In what would be a surprising and somewhat ironic reunion, the Sacramento Kings have expressed interest in signing Washington Wizards free agent guard Mitch Richmond, whom they dealt to Washington before last season as part of a trade for forward Chris Webber.

According to a source with knowledge of the situation, the Kings are exploring ways to create enough room under the salary cap to lure Richmond back to where he established himself as one of the game's premier shooting guards. Richmond played with Sacramento from 1991 to 1998.

The Kings seemingly have the ability to free up enough money to pay Richmond a beginning salary of roughly $6 million with guaranteed annual raises, according to the source. Although Sacramento could not match what the Wizards could pay to re-sign Richmond, the Kings could add an additional year or years to a contract as an added enticement.

Richmond, 34, has said he would like to be paid around $10 million annually for four years but said he would accept less to go to a playoff-caliber team and if Washington offered significantly less than he wants.

Richmond has said he wants to return to the Wizards, and new coach Gar Heard and majority owner Abe Pollin have said they want to re-sign Richmond. Richmond's agent, Mike Sharpe, spoke with the Wizards last week and may speak with management again this week.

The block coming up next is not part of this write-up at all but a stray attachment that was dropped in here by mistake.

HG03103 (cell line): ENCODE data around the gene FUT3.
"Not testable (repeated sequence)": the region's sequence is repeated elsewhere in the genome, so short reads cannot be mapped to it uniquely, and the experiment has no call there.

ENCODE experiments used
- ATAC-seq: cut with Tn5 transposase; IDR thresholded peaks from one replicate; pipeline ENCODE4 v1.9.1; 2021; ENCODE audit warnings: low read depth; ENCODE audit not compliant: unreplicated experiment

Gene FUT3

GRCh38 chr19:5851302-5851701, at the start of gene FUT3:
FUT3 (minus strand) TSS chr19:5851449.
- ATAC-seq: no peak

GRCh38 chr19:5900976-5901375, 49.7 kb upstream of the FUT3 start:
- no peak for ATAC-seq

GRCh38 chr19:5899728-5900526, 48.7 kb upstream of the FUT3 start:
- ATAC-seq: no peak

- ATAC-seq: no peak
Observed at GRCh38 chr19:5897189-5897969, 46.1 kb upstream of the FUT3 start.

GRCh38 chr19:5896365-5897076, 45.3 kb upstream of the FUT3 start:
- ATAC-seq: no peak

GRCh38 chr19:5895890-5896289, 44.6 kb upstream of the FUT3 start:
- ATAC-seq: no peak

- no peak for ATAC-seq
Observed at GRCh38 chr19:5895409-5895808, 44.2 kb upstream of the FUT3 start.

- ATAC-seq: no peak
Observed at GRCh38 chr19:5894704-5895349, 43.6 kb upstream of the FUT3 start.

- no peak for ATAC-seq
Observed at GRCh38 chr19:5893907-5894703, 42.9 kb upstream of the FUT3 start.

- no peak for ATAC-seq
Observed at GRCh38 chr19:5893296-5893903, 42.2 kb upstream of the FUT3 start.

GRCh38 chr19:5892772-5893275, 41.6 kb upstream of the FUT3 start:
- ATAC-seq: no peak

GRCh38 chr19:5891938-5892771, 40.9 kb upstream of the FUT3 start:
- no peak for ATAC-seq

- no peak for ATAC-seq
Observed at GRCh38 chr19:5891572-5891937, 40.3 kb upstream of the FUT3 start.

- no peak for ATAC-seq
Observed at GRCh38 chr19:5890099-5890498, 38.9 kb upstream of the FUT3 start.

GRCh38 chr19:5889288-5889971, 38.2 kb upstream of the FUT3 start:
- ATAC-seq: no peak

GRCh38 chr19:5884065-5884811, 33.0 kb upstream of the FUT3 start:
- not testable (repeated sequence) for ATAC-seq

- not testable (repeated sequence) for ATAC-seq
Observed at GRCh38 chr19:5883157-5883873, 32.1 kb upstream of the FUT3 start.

Richmond and Sharpe previously have said they want to give Washington every opportunity to re-sign Richmond. However, they do not want to get into a prolonged negotiation with the Wizards, as was the case with point guard Rod Strickland last season.

Strickland and the Wizards did not reach a contract agreement until two days before the season-opening game and, according to several players, that set back the team and Strickland from the outset. The Wizards struggled through most of the abbreviated 50-game schedule, winning 18 games.

Richmond had one of the worst seasons of his career, averaging 19.7 points--his lowest career total--albeit a team high. His .412 shooting percentage also was a career worst.

Even so, Richmond could be paid a starting annual salary of $14 million because he has played in the NBA for 11 years. League rules allow teams to sign free agents to maximum salaries in the collective bargaining agreement based on tenure in the league.

The Golden State Warriors, for whom Richmond played from 1988 to 1991, and the Miami Heat also have made inquiries regarding Richmond, a source said. Neither team is believed to have the same flexibility under the salary cap as Sacramento.

If Washington were to lose Richmond via free agency it would have nothing to show for past trades involving forward Tom Gugliotta and three first-round draft picks, who were dealt to Golden State in 1994 for Webber, who in turn was traded to Sacramento for Richmond and forward Otis Thorpe, a free agent who probably will not be back with the Wizards next season. The Wizards provided themselves with some insurance at shooting guard if Richmond were to leave by selecting Connecticut's Richard Hamilton last Wednesday with the seventh overall pick of the draft.

CAPTION: Mitch Richmond's 19.7 points per game led the Wizards but was the lowest mark of his career.